March 29, 2006


Judge Rules Teachers Have No Free Speech Rights in Class (Matthew Rothschild, March 24, 2006, The Progressive)

Here's an update on Deb Mayer, the teacher who said her contract was not renewed because she answered a student's question about whether she would participate in a demonstration for peace. [...]

On March 10, Judge Sarah Evans Barker dismissed Mayer’s case, granting summary judgment to the defendants.

The judge said the school district was within its rights to terminate Mayer because of various complaints it received from parents about her teaching performance.

But beyond that, Judge Barker ruled that “teachers, including Ms. Mayer, do not have a right under the First Amendment to express their opinions with their students during the instructional period.”

The judge ruled that “school officials are free to adopt regulations prohibiting classroom discussion of the war,” and that “the fact that Ms. Mayer’s January 10, 2003, comments were made prior to any prohibitions by school officials does not establish that she had a First Amendment right to make those comments in the first place.” The judge also implied that Mayer, by making her comments, was attempting to “arrogate control of the curricula.”

And the judge gave enormous leeway to school districts to limit teachers’ speech in the classroom.

“Whatever the school board adopts as policy regarding what teachers are permitted to express in terms of their opinions on current events during the instructional period, that policy controls, and there is no First Amendment right permitting teachers to do otherwise,” Judge Barker wrote.

Shut up and teach.

Posted by Orrin Judd at March 29, 2006 10:05 AM

Whatever the school board adopts as policy regarding what teachers are permitted to express in terms of their opinions on current events during the instructional period, that policy controls . . .

In most public schools, "whatever the school board adopts" will be "whatever the superintendent recommends." The superintendent will usually be a former teacher who has made a career out of empire-building within the public school beauraucracy, and has an advanced degree or two from schools of education. In other words, he is even more likely to be a shrieking far-left moonbat than the average public school teacher.

Posted by: Mike Morley at March 29, 2006 10:19 AM

Additionally the school board is probably made up of retired teachers or administrators as well. The circle is complete.

During a saner period, those with familial ties to the school system were barred from the school board. Here a current school board member's wife teaches at the high school.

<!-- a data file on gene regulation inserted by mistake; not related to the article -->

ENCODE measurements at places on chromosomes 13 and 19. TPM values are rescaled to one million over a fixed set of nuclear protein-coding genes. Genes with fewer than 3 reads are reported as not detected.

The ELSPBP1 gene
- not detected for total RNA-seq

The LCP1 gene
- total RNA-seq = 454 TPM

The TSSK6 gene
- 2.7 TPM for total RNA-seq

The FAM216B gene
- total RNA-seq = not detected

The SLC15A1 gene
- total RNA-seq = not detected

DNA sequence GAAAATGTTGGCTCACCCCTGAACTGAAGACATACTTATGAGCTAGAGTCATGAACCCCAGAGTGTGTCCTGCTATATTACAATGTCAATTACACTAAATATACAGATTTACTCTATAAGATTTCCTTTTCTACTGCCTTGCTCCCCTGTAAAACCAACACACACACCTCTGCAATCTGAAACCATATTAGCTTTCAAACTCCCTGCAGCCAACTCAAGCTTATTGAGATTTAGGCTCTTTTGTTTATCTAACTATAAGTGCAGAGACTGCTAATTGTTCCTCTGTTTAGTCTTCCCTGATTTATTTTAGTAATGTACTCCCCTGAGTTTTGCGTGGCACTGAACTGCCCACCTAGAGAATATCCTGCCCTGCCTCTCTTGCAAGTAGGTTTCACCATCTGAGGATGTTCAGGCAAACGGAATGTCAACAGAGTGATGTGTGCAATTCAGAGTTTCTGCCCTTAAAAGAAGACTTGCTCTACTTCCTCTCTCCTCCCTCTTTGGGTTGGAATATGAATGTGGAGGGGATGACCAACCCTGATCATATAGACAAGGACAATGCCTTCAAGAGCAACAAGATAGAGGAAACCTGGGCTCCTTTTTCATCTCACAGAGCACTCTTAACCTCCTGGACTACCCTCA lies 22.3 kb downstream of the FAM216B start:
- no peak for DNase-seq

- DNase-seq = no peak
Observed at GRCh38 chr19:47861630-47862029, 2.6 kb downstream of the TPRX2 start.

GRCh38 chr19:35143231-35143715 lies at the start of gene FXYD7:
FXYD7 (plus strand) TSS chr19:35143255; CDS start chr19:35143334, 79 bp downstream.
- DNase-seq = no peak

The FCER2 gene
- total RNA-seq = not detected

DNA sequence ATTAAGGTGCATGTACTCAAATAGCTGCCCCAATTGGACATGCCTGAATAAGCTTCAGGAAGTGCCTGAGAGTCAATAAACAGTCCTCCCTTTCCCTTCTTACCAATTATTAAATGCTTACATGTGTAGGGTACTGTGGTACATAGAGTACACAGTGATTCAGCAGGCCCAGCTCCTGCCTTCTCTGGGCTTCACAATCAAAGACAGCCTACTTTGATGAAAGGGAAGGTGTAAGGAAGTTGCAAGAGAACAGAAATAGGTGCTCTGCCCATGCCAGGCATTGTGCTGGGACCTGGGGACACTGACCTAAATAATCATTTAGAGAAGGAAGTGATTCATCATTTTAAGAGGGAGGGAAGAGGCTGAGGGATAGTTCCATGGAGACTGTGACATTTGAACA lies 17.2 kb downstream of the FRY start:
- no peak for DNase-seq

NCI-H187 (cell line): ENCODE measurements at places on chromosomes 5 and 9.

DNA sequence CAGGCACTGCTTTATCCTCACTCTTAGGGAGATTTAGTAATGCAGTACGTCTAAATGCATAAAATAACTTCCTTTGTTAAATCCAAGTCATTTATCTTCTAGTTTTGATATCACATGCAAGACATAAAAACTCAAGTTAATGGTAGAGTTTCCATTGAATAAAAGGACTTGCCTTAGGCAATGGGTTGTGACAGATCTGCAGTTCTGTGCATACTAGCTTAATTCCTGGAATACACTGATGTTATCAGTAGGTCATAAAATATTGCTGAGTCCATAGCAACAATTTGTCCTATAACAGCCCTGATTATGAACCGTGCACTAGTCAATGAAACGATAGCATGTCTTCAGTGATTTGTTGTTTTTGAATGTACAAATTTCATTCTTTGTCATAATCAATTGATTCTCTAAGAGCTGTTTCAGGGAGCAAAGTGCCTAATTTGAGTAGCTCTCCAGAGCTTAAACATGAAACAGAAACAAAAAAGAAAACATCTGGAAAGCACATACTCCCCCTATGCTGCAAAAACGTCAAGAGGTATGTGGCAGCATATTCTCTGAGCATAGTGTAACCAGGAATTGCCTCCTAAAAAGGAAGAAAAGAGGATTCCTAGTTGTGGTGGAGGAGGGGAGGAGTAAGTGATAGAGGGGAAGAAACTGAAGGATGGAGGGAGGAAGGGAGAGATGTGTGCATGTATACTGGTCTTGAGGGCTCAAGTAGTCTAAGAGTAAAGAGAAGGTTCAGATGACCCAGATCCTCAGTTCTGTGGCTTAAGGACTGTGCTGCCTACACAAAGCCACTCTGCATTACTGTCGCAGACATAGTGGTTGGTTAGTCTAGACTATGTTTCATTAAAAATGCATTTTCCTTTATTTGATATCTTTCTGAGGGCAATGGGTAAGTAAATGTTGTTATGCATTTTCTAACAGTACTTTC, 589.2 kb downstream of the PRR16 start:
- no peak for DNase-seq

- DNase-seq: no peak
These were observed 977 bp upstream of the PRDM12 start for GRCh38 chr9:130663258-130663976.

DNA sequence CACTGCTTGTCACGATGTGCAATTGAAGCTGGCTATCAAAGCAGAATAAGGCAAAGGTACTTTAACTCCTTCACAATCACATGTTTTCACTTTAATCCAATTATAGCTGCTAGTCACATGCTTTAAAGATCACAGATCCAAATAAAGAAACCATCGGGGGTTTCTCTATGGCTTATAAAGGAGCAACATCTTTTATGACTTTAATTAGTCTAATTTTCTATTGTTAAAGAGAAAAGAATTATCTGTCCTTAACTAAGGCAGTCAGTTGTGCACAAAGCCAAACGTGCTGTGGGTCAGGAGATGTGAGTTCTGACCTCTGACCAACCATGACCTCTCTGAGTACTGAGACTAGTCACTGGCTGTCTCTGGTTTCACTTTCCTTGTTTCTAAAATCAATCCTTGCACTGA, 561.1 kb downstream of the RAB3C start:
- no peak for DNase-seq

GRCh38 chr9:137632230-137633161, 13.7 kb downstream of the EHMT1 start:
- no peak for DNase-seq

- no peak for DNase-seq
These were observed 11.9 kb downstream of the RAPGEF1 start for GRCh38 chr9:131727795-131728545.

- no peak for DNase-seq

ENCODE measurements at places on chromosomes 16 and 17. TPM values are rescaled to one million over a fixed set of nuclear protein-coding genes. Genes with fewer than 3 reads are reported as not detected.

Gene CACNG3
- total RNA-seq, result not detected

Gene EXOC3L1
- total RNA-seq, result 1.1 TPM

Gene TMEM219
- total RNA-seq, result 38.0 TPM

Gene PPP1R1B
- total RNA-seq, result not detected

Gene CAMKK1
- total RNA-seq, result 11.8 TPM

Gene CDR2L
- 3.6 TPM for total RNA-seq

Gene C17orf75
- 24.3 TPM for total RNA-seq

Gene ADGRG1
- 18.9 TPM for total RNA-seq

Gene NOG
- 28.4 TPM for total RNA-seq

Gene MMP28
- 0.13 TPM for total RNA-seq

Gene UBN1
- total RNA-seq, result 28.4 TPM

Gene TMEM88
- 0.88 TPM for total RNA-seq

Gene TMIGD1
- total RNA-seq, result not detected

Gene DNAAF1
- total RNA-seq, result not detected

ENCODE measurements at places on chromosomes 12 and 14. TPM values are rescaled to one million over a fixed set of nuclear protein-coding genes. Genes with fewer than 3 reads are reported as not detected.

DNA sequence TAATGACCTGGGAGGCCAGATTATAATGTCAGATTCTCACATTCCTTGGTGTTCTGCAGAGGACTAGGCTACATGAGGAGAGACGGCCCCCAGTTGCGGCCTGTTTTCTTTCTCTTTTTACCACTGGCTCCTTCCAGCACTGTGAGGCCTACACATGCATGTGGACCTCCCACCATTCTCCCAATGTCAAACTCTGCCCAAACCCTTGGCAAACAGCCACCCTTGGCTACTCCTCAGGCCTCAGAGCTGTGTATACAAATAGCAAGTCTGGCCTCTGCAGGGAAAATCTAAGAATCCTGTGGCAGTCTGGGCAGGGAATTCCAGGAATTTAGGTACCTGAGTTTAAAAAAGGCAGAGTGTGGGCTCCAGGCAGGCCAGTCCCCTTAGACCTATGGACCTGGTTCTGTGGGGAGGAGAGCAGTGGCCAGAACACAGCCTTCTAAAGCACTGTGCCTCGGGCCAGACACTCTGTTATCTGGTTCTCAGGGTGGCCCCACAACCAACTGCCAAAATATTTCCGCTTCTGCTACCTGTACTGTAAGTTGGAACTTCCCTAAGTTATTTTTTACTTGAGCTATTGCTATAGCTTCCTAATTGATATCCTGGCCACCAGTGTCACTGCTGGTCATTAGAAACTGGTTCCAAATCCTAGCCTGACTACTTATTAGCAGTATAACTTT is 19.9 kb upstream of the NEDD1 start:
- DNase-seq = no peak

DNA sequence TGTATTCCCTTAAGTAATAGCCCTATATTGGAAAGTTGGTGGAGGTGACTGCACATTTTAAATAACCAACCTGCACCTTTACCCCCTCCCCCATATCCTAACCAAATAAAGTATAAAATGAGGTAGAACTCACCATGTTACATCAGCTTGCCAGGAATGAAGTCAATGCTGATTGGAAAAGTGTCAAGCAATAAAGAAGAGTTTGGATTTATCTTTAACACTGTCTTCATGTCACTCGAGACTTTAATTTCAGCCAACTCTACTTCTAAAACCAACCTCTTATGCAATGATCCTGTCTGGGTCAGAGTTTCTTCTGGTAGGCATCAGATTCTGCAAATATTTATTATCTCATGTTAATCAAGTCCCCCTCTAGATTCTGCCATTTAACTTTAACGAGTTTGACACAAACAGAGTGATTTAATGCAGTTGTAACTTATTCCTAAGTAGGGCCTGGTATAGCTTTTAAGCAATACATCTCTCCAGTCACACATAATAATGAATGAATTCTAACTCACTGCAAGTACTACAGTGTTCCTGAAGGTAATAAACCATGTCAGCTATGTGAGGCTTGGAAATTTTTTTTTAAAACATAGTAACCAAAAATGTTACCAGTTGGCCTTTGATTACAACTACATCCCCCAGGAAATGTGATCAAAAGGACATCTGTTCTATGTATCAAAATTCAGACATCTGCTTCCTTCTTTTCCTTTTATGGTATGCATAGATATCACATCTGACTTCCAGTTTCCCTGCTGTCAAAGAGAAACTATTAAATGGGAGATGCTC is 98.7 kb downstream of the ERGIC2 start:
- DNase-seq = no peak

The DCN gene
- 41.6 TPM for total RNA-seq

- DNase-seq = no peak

Nuf' said.

Posted by: erp at March 29, 2006 10:57 AM

This was the real issue at the heart of the Scopes trial. The teacher lost then, too.

Posted by: Timothy at March 29, 2006 11:24 AM

Conceded, that teachers ought not to use a classroom as a soapbox for their own political views. But the cynic in me suspects that Orrin would have much more of a problem if the teacher were advocating, say, the immorality of abortion.


Posted by: Noel at March 29, 2006 12:09 PM

There is no draft now, and, behold, all things are made new.

Posted by: Lou Gots at March 29, 2006 1:35 PM

This court decision was right on the money. Those who think that it only applies to the leftists and their penchant for propagandizing are either insincere in their concern or ill-informed.

Virtually any reference to anything that has to do with Christianity, God, or some religious observance has been systematically eliminated from the pubic school system already. Odds are it was not at the insistence of the majority of parents or students, either.

It is funny that when a court decision goes against the left it is always a "freedom of speech" issue whereas when it goes against the right it is always portrayed as a victory for freedom 'from' religion.

Disclaimer: I am an atheist. I just don't hate religious people.

Posted by: michael [TypeKey Profile Page] at March 29, 2006 3:29 PM

public schools that is!!!

Posted by: Michael at March 29, 2006 3:31 PM

Similar to what Michael said. There was a case about two years ago mentioned on the web of a teacher in Arkansas who was fired, when a student (who was a homosexual) asked the teacher where in the bible it said homosexuality was a sin. The teacher showed him and he lost his job.

These remarks had been preceded by the student whistling and making suggestive remarks to other boys in the hallway. The teacher told him to stop. And in the ensuing argument the teacher said such behavior was sinful.

Personally I don't think either teacher should have lost their job in either case. There are those special young people who have the talent to goad teachers into saying things that wouldn't be appropriate ordinarily, but cases like this merely encourage them. So you end up with alot of obnoxious teenagers.

Posted by: h-man at March 29, 2006 3:44 PM

It is a puzzle to me that people will voluntarily entrust their children to people they do not know and if they did know them would disagree with their values. The public school system is the root of most of this countries moral decay.

Posted by: TGN at March 29, 2006 3:49 PM

This sort of decision is necessary to continue the ban on religious discussions in school, the heart of which is that a teacher's comment is state action.

Posted by: David Cohen at March 29, 2006 3:55 PM